The WCM Conundrum: Legacy CMS, Headless CMS or Web CMS


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In the world of web content management (WCM), a battle for dollars is being waged primarily between legacy providers that have cloud-washed their software in an attempt to appear innovative and next-generation providers that have taken the headless content management system (CMS) trend too far. Marketing teams feel trapped between these two less-than-ideal options as they attempt to navigate a digital transformation.

The WCM landscape can seem complicated and frustrating, so let’s dive in to demystify it as we look at what legacy CMS, headless CMS and an emerging Web CMS can mean for marketers.

The Way We Were

Traditional WCM solutions are bulky, time-consuming to update and require heavy IT involvement in marketing activities (which is less than ideal for both IT and marketing) – all to deliver a supposedly “amazing” experience that, in reality, is anything but. Nevertheless, these legacy platforms dominate the market. They espouse the way it’s always been done. They’re comfortable. There is no need for testing or learning new systems, and the vendors are known entities. That doesn’t make them the right fit, however.

Consider this: Blockbuster was the innovator in the home entertainment market until Netflix entered. Netflix first leveraged technology to deliver DVDs to customers’ doors. This “modernized” the market at the time. Then, Netflix pushed the envelope even further, introducing cloud technology to provide online streaming. Talk about renovating the market! Blockbuster fell so far behind technologically that there was no hope for recovery.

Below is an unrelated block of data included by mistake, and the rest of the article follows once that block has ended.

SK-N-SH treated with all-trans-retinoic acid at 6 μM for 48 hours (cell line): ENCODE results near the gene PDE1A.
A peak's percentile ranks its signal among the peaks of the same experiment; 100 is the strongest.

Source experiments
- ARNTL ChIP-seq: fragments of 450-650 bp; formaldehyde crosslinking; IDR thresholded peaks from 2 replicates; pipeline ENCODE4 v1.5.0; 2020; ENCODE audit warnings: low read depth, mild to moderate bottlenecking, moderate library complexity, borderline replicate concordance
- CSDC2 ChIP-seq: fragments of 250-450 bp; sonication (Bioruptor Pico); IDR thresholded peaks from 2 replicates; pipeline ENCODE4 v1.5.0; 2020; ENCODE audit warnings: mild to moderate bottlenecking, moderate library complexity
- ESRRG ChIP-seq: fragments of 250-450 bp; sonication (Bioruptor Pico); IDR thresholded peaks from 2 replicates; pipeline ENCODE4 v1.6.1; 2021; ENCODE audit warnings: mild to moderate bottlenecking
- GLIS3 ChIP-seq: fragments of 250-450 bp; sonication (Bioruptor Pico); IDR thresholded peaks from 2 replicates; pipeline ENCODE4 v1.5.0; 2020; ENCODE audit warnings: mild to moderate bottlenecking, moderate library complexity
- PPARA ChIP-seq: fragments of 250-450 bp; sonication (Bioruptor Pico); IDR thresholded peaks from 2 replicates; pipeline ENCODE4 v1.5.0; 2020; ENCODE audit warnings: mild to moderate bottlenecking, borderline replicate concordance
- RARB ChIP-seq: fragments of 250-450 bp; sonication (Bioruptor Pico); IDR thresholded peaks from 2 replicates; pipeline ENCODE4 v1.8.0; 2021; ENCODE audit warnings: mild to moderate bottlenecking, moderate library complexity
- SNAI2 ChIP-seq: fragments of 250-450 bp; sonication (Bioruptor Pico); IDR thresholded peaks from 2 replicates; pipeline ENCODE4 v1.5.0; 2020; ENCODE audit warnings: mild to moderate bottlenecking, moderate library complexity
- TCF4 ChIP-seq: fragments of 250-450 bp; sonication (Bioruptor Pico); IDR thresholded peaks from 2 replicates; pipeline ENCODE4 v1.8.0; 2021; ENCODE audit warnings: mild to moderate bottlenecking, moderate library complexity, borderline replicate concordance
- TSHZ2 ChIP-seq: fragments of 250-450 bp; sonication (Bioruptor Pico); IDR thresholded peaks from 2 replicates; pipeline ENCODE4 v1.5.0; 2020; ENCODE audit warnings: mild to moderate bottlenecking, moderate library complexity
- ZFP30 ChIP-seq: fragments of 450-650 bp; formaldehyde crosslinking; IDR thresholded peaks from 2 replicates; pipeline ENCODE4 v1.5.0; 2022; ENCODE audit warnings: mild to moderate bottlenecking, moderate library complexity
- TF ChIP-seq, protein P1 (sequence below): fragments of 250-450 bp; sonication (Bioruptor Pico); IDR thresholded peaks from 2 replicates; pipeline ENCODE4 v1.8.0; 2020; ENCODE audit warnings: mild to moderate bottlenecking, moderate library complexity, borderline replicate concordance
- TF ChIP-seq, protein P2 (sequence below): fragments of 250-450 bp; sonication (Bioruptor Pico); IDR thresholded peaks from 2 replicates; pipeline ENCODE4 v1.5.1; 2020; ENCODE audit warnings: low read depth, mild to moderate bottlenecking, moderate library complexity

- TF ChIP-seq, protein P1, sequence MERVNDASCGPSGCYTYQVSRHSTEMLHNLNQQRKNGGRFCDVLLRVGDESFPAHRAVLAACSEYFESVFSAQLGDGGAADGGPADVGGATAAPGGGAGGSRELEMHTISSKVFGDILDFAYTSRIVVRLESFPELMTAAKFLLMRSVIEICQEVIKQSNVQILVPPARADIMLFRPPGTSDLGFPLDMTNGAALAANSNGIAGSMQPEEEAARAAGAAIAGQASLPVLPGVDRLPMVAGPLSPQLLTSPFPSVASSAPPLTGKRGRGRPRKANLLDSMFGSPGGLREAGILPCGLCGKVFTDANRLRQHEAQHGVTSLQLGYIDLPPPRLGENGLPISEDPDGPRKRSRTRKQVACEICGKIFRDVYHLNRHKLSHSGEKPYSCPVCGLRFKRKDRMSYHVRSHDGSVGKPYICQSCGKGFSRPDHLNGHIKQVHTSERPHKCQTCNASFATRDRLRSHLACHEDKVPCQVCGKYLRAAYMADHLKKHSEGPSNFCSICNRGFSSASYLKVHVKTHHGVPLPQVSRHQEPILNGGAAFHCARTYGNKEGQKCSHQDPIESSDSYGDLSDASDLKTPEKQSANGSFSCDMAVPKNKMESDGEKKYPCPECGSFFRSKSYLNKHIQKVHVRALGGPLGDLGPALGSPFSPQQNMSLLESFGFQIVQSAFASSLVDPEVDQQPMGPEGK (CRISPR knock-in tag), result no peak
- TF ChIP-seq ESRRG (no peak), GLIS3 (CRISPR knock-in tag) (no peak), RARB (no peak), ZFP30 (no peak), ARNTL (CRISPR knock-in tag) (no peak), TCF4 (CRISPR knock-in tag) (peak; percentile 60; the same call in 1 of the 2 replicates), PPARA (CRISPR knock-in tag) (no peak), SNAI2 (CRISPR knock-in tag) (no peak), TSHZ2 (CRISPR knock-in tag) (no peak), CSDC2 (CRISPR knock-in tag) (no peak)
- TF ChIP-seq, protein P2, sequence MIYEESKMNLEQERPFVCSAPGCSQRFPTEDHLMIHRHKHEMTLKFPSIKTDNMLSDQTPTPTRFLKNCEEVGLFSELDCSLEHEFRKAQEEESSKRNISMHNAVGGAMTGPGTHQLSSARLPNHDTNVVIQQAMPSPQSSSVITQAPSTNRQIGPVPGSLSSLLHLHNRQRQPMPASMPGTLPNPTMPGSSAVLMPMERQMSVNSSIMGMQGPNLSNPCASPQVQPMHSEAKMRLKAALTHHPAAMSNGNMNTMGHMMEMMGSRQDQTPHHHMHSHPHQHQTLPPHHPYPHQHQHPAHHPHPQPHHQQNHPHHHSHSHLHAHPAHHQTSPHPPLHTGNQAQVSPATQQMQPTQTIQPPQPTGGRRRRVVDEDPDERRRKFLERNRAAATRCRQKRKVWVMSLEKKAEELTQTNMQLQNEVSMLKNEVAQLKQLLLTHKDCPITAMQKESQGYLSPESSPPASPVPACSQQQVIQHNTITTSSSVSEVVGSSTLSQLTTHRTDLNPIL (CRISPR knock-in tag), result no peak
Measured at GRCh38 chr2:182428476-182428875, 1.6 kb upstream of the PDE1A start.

The same analogy holds true in the WCM market. Legacy software vendors, the “Blockbusters,” are so far behind on the software as a service (SaaS) movement that they cannot truly keep up. To compensate and try to catch the “Netflixes” that are revolutionizing the market, legacy platforms have essentially tried to put their software in the cloud. These cloud-washed options are not true SaaS solutions but rather a pretty Band-Aid applied to disguise the fact that they are struggling to stay relevant.

It’s Complicated

The legacy platforms that are trying to adapt to the cloud have several implications which are dangerous for businesses. Cloud-washed software often over-promises and under-delivers on its capabilities. By essentially renovating the entire software structure, executing on these systems becomes increasingly frustrating to business users.

Constant infrastructure changes and updates on the provider’s end cause major disruptions in workflow. There are persistent updates to manage, which eliminates consistency for marketing and IT teams. This creates a domino effect: Disruption causes confusion, and confusion means crippling losses in productivity.

There is also the cost associated with revamping an entire software system, engineering it for the cloud, migrating existing customers and winning new customers. That becomes very expensive very quickly and only results in hiking up pricing.

Moreover, these platforms are typically extremely slow and inflexible. Legacy systems preach the gospel of aspirations really well, but they cannot follow up and facilitate the success of what they promise. Taking anywhere from three to 12 months to implement, even a simple website is not conducive for the four-to-six-week cycle marketers require today. As a result, marketers become paralyzed, and regardless of how badly they want or plan to, they just cannot execute on delivering a great digital experience in this environment.

In short, for businesses with evolving needs, legacy platforms cause more problems than they solve.